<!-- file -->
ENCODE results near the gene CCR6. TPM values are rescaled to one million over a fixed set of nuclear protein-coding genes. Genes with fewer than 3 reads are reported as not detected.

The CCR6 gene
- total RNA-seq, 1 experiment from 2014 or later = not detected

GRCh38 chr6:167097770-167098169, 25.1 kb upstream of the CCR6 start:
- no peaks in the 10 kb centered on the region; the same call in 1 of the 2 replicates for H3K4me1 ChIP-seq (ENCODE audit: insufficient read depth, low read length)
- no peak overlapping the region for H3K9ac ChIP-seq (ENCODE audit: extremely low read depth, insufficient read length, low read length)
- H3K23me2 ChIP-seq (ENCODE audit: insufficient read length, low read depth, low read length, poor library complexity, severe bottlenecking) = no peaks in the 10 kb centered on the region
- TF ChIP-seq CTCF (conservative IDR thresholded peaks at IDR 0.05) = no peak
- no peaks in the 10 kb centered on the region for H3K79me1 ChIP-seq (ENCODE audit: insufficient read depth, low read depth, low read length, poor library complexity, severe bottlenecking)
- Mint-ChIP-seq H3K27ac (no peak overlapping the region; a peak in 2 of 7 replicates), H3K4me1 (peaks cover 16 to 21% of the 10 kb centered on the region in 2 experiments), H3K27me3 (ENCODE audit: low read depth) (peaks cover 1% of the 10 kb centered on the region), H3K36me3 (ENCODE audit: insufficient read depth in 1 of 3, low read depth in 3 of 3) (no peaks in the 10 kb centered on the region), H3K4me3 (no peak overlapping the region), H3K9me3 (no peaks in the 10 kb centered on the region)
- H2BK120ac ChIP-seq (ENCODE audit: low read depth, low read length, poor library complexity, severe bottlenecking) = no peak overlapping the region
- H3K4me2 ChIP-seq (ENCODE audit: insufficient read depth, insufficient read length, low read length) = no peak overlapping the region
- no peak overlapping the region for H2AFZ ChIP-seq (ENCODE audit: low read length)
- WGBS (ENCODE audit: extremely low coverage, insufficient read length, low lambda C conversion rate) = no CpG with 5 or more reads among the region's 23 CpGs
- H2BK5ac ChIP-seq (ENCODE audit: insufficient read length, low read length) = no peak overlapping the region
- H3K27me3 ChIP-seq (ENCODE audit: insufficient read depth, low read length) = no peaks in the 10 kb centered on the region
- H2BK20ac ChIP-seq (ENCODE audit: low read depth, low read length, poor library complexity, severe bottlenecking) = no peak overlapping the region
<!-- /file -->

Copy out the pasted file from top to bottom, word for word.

ENCODE results near the gene CCR6. TPM values are rescaled to one million over a fixed set of nuclear protein-coding genes. Genes with fewer than 3 reads are reported as not detected.

The CCR6 gene
- total RNA-seq, 1 experiment from 2014 or later = not detected

GRCh38 chr6:167097770-167098169, 25.1 kb upstream of the CCR6 start:
- no peaks in the 10 kb centered on the region; the same call in 1 of the 2 replicates for H3K4me1 ChIP-seq (ENCODE audit: insufficient read depth, low read length)
- no peak overlapping the region for H3K9ac ChIP-seq (ENCODE audit: extremely low read depth, insufficient read length, low read length)
- H3K23me2 ChIP-seq (ENCODE audit: insufficient read length, low read depth, low read length, poor library complexity, severe bottlenecking) = no peaks in the 10 kb centered on the region
- TF ChIP-seq CTCF (conservative IDR thresholded peaks at IDR 0.05) = no peak
- no peaks in the 10 kb centered on the region for H3K79me1 ChIP-seq (ENCODE audit: insufficient read depth, low read depth, low read length, poor library complexity, severe bottlenecking)
- Mint-ChIP-seq H3K27ac (no peak overlapping the region; a peak in 2 of 7 replicates), H3K4me1 (peaks cover 16 to 21% of the 10 kb centered on the region in 2 experiments), H3K27me3 (ENCODE audit: low read depth) (peaks cover 1% of the 10 kb centered on the region), H3K36me3 (ENCODE audit: insufficient read depth in 1 of 3, low read depth in 3 of 3) (no peaks in the 10 kb centered on the region), H3K4me3 (no peak overlapping the region), H3K9me3 (no peaks in the 10 kb centered on the region)
- H2BK120ac ChIP-seq (ENCODE audit: low read depth, low read length, poor library complexity, severe bottlenecking) = no peak overlapping the region
- H3K4me2 ChIP-seq (ENCODE audit: insufficient read depth, insufficient read length, low read length) = no peak overlapping the region
- no peak overlapping the region for H2AFZ ChIP-seq (ENCODE audit: low read length)
- WGBS (ENCODE audit: extremely low coverage, insufficient read length, low lambda C conversion rate) = no CpG with 5 or more reads among the region's 23 CpGs
- H2BK5ac ChIP-seq (ENCODE audit: insufficient read length, low read length) = no peak overlapping the region
- H3K27me3 ChIP-seq (ENCODE audit: insufficient read depth, low read length) = no peaks in the 10 kb centered on the region
- H2BK20ac ChIP-seq (ENCODE audit: low read depth, low read length, poor library complexity, severe bottlenecking) = no peak overlapping the region